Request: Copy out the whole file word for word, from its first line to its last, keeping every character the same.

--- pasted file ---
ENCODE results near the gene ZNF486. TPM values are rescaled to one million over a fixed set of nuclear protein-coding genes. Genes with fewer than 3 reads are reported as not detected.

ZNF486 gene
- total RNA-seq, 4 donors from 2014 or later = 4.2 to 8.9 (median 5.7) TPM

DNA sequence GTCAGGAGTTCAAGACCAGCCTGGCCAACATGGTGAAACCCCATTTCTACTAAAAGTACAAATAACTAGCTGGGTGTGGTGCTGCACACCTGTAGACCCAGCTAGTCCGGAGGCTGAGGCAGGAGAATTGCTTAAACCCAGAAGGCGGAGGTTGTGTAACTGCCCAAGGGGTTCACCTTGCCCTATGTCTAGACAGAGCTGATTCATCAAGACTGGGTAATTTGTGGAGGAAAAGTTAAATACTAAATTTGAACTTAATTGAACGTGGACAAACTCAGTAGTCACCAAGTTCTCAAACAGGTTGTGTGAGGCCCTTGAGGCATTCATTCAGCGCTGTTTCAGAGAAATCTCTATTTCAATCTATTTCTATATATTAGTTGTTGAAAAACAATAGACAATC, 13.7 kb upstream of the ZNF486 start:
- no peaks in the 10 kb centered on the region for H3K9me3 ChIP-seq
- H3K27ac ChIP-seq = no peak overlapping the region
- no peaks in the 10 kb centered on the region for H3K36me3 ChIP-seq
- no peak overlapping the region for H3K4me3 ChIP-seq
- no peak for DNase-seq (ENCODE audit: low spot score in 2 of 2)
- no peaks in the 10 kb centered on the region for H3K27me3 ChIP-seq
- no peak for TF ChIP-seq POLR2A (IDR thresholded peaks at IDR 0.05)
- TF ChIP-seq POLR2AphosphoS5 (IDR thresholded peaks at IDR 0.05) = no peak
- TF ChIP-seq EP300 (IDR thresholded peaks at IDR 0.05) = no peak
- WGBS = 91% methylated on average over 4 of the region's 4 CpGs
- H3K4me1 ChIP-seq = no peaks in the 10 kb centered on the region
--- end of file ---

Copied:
ENCODE results near the gene ZNF486. TPM values are rescaled to one million over a fixed set of nuclear protein-coding genes. Genes with fewer than 3 reads are reported as not detected.

ZNF486 gene
- total RNA-seq, 4 donors from 2014 or later = 4.2 to 8.9 (median 5.7) TPM

DNA sequence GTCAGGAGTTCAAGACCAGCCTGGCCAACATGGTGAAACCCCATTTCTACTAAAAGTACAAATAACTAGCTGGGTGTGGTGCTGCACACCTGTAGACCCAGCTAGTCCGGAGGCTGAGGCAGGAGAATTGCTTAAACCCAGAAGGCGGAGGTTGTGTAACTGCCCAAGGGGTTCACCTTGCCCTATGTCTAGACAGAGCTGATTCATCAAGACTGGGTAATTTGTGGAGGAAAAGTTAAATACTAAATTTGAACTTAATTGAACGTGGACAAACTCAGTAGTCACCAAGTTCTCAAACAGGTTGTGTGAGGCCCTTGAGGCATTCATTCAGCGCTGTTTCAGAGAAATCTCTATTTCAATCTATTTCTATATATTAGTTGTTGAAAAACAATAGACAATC, 13.7 kb upstream of the ZNF486 start:
- no peaks in the 10 kb centered on the region for H3K9me3 ChIP-seq
- H3K27ac ChIP-seq = no peak overlapping the region
- no peaks in the 10 kb centered on the region for H3K36me3 ChIP-seq
- no peak overlapping the region for H3K4me3 ChIP-seq
- no peak for DNase-seq (ENCODE audit: low spot score in 2 of 2)
- no peaks in the 10 kb centered on the region for H3K27me3 ChIP-seq
- no peak for TF ChIP-seq POLR2A (IDR thresholded peaks at IDR 0.05)
- TF ChIP-seq POLR2AphosphoS5 (IDR thresholded peaks at IDR 0.05) = no peak
- TF ChIP-seq EP300 (IDR thresholded peaks at IDR 0.05) = no peak
- WGBS = 91% methylated on average over 4 of the region's 4 CpGs
- H3K4me1 ChIP-seq = no peaks in the 10 kb centered on the region